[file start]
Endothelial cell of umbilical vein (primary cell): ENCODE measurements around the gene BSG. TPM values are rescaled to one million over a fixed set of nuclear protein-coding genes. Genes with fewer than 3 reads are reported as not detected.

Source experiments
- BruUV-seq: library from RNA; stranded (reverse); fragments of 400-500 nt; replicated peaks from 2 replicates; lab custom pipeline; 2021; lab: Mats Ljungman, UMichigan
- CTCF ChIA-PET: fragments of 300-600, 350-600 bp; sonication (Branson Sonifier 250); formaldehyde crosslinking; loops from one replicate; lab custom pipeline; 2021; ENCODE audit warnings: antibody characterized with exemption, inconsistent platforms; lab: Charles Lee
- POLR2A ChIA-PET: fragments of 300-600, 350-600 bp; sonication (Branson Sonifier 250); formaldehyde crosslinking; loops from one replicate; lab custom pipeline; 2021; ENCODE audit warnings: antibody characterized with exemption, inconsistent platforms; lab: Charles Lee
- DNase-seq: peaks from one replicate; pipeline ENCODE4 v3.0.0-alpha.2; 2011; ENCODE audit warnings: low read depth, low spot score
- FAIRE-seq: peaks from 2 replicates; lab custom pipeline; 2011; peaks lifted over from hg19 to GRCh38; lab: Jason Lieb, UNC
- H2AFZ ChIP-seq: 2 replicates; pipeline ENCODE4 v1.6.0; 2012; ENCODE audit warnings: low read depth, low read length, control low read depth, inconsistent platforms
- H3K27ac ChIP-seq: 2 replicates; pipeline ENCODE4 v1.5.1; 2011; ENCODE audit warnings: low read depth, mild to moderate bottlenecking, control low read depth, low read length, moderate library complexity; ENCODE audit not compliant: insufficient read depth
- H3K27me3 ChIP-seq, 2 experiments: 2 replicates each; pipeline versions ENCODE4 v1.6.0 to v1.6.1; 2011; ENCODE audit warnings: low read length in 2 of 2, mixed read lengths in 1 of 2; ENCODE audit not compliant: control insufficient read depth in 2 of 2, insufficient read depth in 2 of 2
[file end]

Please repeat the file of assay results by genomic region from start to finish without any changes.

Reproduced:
Endothelial cell of umbilical vein (primary cell): ENCODE measurements around the gene BSG. TPM values are rescaled to one million over a fixed set of nuclear protein-coding genes. Genes with fewer than 3 reads are reported as not detected.

Source experiments
- BruUV-seq: library from RNA; stranded (reverse); fragments of 400-500 nt; replicated peaks from 2 replicates; lab custom pipeline; 2021; lab: Mats Ljungman, UMichigan
- CTCF ChIA-PET: fragments of 300-600, 350-600 bp; sonication (Branson Sonifier 250); formaldehyde crosslinking; loops from one replicate; lab custom pipeline; 2021; ENCODE audit warnings: antibody characterized with exemption, inconsistent platforms; lab: Charles Lee
- POLR2A ChIA-PET: fragments of 300-600, 350-600 bp; sonication (Branson Sonifier 250); formaldehyde crosslinking; loops from one replicate; lab custom pipeline; 2021; ENCODE audit warnings: antibody characterized with exemption, inconsistent platforms; lab: Charles Lee
- DNase-seq: peaks from one replicate; pipeline ENCODE4 v3.0.0-alpha.2; 2011; ENCODE audit warnings: low read depth, low spot score
- FAIRE-seq: peaks from 2 replicates; lab custom pipeline; 2011; peaks lifted over from hg19 to GRCh38; lab: Jason Lieb, UNC
- H2AFZ ChIP-seq: 2 replicates; pipeline ENCODE4 v1.6.0; 2012; ENCODE audit warnings: low read depth, low read length, control low read depth, inconsistent platforms
- H3K27ac ChIP-seq: 2 replicates; pipeline ENCODE4 v1.5.1; 2011; ENCODE audit warnings: low read depth, mild to moderate bottlenecking, control low read depth, low read length, moderate library complexity; ENCODE audit not compliant: insufficient read depth
- H3K27me3 ChIP-seq, 2 experiments: 2 replicates each; pipeline versions ENCODE4 v1.6.0 to v1.6.1; 2011; ENCODE audit warnings: low read length in 2 of 2, mixed read lengths in 1 of 2; ENCODE audit not compliant: control insufficient read depth in 2 of 2, insufficient read depth in 2 of 2